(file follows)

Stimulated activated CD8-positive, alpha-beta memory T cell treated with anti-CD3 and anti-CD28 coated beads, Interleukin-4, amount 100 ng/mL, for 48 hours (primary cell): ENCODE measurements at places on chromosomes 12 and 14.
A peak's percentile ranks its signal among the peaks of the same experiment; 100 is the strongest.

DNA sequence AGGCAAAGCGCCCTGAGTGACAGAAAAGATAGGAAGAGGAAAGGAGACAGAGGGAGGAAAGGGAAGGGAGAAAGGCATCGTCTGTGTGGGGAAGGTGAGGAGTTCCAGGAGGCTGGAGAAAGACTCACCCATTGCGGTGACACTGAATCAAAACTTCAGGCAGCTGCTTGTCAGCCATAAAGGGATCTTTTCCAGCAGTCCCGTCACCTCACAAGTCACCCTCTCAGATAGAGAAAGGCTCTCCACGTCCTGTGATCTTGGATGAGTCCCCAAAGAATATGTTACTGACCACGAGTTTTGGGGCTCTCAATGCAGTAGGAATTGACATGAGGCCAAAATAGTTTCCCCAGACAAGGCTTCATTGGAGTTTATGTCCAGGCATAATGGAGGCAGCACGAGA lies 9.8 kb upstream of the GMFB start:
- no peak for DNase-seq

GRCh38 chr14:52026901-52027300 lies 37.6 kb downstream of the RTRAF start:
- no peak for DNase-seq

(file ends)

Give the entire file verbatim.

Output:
Stimulated activated CD8-positive, alpha-beta memory T cell treated with anti-CD3 and anti-CD28 coated beads, Interleukin-4, amount 100 ng/mL, for 48 hours (primary cell): ENCODE measurements at places on chromosomes 12 and 14.
A peak's percentile ranks its signal among the peaks of the same experiment; 100 is the strongest.

DNA sequence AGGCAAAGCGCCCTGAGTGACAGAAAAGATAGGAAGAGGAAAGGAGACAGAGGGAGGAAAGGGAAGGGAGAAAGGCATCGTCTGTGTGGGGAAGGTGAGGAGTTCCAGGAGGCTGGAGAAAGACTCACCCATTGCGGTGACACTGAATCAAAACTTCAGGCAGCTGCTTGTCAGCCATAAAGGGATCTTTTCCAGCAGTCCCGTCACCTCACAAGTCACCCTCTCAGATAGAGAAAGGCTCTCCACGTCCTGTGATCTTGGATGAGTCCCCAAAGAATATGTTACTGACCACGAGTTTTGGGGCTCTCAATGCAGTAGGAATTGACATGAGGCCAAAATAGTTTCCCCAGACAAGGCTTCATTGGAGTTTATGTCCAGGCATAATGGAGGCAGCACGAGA lies 9.8 kb upstream of the GMFB start:
- no peak for DNase-seq

GRCh38 chr14:52026901-52027300 lies 37.6 kb downstream of the RTRAF start:
- no peak for DNase-seq